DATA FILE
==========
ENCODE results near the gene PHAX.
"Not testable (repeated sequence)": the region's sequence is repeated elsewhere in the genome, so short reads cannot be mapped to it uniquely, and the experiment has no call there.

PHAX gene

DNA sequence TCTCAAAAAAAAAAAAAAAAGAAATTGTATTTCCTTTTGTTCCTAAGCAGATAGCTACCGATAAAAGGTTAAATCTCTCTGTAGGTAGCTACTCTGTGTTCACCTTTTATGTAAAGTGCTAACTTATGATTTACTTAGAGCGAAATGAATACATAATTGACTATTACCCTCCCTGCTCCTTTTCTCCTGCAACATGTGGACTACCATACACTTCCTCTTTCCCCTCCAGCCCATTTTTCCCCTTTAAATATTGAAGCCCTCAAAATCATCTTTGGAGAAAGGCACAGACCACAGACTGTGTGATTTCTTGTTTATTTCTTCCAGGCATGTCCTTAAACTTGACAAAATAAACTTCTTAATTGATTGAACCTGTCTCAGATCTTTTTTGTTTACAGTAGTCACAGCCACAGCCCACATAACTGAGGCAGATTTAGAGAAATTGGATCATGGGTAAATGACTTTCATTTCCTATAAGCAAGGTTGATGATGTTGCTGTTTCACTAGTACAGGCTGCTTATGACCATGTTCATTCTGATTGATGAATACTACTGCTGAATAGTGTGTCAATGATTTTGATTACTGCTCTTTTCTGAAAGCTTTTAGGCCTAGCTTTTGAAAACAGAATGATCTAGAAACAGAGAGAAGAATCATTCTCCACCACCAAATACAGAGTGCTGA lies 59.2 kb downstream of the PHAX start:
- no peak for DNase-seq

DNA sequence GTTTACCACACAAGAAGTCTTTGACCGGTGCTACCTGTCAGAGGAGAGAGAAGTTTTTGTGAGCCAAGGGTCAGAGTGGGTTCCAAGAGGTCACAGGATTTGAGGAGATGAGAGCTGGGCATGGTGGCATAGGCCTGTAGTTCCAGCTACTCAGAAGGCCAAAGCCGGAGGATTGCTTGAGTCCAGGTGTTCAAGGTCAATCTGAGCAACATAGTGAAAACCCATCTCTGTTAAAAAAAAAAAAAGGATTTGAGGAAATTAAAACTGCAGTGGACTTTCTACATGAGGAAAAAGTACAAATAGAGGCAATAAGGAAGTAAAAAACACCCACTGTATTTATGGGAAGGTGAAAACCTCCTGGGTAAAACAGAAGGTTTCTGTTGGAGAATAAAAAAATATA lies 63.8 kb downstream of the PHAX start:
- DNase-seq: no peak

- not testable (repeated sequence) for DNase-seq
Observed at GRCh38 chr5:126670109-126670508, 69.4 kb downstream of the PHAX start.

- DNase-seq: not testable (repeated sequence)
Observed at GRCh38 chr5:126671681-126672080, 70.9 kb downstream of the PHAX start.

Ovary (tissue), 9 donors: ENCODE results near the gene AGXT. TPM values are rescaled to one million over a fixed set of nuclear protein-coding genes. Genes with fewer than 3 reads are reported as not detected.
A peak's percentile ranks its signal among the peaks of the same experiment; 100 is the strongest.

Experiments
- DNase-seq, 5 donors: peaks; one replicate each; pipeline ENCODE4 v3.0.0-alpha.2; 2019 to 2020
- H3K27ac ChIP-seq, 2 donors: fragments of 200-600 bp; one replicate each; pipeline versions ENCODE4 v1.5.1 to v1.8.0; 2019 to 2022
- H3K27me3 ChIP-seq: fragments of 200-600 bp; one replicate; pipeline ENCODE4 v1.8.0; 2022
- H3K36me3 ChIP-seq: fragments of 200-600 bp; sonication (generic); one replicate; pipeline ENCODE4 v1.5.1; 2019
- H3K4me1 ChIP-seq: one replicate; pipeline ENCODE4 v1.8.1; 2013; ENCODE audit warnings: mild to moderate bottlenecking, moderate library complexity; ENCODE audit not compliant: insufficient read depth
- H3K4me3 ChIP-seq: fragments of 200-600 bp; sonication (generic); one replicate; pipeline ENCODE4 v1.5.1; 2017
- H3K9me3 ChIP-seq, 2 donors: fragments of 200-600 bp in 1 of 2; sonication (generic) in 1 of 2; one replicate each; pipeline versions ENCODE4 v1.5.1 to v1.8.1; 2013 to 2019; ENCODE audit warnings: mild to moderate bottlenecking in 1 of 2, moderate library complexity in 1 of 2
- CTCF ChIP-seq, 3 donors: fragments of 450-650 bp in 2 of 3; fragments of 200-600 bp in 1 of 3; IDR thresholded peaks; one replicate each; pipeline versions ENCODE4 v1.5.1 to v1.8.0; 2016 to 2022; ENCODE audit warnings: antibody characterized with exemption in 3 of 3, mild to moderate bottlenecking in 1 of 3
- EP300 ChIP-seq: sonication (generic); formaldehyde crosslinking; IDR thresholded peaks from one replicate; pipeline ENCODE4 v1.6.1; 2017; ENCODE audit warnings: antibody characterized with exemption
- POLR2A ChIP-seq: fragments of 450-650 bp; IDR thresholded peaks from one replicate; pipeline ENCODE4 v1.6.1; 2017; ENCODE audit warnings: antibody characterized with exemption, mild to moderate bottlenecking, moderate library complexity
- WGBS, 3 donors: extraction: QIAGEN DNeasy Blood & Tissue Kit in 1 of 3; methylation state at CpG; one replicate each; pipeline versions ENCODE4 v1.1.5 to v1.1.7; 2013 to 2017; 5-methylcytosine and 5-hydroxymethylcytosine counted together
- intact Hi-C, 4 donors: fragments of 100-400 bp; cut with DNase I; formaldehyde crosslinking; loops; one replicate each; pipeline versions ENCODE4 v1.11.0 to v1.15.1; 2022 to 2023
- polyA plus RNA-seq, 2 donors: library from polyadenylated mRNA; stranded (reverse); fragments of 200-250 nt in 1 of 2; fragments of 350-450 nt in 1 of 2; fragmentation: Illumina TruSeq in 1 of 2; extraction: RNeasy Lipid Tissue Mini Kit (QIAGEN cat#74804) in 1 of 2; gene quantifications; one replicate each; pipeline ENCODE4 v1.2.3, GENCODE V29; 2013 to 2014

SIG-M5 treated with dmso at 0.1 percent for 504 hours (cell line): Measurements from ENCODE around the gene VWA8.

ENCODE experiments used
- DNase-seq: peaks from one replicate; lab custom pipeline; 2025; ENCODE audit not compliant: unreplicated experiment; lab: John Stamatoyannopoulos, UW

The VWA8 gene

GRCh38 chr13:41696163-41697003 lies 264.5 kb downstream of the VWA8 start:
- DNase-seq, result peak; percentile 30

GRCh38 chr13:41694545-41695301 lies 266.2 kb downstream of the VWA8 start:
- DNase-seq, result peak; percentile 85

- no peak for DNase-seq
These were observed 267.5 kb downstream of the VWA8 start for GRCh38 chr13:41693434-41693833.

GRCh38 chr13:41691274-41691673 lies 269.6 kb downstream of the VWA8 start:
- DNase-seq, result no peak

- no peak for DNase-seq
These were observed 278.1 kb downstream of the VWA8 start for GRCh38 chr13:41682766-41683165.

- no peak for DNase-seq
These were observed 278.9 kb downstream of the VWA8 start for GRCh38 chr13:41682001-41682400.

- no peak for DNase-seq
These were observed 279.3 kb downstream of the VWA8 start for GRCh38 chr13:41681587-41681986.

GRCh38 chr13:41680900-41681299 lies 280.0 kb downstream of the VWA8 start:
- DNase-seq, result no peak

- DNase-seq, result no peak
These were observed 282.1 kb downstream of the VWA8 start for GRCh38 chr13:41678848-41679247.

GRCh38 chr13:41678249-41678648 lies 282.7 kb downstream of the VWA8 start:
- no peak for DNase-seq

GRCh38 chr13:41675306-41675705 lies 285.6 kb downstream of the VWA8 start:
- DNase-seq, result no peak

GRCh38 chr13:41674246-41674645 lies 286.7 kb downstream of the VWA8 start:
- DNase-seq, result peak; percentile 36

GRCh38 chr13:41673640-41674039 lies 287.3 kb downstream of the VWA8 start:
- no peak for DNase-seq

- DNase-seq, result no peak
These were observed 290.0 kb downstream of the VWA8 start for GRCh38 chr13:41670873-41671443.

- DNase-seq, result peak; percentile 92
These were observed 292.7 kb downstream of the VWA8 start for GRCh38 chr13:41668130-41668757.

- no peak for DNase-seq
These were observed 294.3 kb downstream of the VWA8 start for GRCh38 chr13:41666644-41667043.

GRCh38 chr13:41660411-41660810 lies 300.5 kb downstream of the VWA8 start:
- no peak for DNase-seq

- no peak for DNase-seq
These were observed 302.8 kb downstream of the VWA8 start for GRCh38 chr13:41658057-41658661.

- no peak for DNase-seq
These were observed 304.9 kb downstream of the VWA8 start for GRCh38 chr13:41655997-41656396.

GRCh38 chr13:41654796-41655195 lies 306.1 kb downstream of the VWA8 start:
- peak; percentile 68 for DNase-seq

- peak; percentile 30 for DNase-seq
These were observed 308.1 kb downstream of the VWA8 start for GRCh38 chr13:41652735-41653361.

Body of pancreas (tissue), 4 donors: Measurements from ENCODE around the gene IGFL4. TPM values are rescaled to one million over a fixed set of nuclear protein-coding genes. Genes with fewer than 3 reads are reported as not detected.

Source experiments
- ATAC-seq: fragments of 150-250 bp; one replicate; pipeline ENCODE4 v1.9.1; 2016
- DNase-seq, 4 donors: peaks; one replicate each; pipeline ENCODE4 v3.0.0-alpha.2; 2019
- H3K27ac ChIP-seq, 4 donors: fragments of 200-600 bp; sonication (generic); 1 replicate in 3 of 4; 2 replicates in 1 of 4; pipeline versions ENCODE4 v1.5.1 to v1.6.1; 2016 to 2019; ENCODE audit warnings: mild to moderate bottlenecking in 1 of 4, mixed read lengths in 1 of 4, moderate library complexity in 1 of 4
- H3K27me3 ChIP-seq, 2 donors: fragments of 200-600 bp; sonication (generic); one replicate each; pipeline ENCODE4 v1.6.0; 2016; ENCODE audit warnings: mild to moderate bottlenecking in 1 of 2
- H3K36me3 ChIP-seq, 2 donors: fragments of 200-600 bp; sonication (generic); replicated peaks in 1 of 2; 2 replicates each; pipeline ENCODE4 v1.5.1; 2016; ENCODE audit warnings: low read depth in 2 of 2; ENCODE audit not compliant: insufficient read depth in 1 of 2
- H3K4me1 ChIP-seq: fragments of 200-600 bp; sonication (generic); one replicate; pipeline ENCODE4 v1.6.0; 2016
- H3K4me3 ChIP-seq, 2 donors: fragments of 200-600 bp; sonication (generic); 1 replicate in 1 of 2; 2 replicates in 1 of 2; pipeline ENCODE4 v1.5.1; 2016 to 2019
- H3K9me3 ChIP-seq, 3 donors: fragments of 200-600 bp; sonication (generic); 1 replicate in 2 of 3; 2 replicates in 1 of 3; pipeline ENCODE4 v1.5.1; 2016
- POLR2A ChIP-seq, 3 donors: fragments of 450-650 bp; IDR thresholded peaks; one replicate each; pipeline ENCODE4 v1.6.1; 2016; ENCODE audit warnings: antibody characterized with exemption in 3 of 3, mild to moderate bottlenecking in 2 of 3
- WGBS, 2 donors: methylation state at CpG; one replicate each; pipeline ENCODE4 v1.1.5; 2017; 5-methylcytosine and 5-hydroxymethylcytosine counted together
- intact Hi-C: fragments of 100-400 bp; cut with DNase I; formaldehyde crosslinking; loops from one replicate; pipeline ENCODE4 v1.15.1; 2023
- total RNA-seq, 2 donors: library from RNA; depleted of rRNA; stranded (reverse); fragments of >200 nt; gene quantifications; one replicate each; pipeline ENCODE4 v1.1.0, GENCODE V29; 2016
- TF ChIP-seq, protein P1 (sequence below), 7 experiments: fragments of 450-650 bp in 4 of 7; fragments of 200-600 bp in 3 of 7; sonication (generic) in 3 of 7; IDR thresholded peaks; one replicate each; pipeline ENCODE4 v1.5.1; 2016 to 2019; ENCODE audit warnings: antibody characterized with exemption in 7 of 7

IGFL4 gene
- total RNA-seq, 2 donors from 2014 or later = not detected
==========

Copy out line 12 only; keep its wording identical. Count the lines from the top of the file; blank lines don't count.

Ovary (tissue), 9 donors: ENCODE results near the gene AGXT. TPM values are rescaled to one million over a fixed set of nuclear protein-coding genes. Genes with fewer than 3 reads are reported as not detected.